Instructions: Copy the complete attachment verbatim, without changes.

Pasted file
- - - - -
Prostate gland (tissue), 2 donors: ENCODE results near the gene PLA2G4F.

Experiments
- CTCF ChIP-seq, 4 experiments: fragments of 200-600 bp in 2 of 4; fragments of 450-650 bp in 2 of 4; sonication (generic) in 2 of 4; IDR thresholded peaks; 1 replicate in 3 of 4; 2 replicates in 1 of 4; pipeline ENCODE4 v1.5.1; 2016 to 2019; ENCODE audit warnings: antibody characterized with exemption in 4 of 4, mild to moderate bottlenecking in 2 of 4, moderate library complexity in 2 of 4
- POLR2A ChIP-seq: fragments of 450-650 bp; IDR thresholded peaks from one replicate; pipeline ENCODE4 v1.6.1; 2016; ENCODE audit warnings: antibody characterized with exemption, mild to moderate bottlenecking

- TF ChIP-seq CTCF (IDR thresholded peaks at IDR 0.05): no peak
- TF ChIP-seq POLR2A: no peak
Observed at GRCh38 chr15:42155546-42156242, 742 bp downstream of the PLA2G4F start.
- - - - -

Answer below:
Prostate gland (tissue), 2 donors: ENCODE results near the gene PLA2G4F.

Experiments
- CTCF ChIP-seq, 4 experiments: fragments of 200-600 bp in 2 of 4; fragments of 450-650 bp in 2 of 4; sonication (generic) in 2 of 4; IDR thresholded peaks; 1 replicate in 3 of 4; 2 replicates in 1 of 4; pipeline ENCODE4 v1.5.1; 2016 to 2019; ENCODE audit warnings: antibody characterized with exemption in 4 of 4, mild to moderate bottlenecking in 2 of 4, moderate library complexity in 2 of 4
- POLR2A ChIP-seq: fragments of 450-650 bp; IDR thresholded peaks from one replicate; pipeline ENCODE4 v1.6.1; 2016; ENCODE audit warnings: antibody characterized with exemption, mild to moderate bottlenecking

- TF ChIP-seq CTCF (IDR thresholded peaks at IDR 0.05): no peak
- TF ChIP-seq POLR2A: no peak
Observed at GRCh38 chr15:42155546-42156242, 742 bp downstream of the PLA2G4F start.